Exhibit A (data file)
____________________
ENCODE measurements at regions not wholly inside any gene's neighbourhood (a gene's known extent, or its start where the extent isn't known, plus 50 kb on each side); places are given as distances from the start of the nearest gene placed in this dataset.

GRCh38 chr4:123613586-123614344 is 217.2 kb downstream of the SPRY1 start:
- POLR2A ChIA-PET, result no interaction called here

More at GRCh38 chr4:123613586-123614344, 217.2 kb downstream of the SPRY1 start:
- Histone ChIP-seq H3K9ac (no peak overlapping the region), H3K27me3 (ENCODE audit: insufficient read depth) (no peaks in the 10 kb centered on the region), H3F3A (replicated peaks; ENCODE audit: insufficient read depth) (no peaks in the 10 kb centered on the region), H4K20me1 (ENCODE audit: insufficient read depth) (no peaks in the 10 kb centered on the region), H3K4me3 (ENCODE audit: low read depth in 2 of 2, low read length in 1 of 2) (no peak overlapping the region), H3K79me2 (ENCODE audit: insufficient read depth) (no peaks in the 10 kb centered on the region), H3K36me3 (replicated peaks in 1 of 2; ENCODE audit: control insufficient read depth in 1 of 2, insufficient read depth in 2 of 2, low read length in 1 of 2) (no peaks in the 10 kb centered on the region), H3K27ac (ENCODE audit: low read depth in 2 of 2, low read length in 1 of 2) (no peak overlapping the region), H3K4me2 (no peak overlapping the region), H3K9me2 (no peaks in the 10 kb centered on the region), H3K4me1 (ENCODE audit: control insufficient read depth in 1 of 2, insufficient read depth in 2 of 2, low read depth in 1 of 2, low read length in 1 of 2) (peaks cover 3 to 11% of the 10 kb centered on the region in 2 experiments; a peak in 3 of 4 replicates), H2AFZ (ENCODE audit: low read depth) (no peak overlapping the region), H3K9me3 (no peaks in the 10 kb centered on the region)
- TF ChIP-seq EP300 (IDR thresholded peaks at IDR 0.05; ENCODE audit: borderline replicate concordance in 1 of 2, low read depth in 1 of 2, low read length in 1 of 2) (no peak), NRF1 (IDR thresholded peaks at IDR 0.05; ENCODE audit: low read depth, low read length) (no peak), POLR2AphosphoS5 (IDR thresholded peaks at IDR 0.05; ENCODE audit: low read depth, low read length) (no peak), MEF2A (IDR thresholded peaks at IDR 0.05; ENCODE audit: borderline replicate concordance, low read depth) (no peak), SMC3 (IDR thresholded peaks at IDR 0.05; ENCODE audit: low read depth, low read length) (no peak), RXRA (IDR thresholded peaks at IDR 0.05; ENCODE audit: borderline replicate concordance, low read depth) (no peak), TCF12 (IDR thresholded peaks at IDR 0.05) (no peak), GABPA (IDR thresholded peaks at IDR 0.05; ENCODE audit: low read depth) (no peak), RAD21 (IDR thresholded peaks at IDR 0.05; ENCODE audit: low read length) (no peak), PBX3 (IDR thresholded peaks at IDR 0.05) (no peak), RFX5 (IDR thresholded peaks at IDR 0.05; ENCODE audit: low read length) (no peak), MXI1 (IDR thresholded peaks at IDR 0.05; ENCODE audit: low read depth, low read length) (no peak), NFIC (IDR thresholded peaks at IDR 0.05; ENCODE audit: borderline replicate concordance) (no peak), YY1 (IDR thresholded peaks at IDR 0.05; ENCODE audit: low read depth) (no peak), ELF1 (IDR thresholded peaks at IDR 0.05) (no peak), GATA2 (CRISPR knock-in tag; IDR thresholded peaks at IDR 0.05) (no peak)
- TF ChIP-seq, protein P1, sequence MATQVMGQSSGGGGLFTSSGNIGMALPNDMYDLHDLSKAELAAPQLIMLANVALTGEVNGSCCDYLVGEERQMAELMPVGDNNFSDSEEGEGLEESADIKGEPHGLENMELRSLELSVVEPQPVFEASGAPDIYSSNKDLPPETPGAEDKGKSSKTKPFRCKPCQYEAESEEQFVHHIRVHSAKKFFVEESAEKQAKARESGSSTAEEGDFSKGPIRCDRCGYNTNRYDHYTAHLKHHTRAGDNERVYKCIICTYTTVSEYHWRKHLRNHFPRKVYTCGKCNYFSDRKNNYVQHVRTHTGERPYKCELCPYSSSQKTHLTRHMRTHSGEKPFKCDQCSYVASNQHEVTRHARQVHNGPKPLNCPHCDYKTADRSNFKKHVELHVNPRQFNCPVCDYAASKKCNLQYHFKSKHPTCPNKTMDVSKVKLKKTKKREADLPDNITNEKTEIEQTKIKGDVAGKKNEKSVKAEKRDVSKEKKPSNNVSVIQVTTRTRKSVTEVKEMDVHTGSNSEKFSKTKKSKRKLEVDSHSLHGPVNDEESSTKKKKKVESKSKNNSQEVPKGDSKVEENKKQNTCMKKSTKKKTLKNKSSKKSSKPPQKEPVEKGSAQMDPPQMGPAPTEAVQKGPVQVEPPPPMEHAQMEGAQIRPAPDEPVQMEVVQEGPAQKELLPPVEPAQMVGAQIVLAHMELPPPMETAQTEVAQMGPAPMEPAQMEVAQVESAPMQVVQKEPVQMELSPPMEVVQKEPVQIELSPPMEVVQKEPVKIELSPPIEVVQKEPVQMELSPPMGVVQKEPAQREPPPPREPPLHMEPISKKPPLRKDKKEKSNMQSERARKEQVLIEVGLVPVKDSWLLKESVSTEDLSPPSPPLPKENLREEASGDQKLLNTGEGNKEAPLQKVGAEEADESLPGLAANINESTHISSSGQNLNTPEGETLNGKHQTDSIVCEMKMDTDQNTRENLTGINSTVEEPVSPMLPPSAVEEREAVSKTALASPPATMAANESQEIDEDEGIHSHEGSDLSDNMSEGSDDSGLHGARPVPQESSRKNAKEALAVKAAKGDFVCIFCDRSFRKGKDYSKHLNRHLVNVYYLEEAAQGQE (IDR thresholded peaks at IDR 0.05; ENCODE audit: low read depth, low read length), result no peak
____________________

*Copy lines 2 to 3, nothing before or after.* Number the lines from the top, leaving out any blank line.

GRCh38 chr4:123613586-123614344 is 217.2 kb downstream of the SPRY1 start:
- POLR2A ChIA-PET, result no interaction called here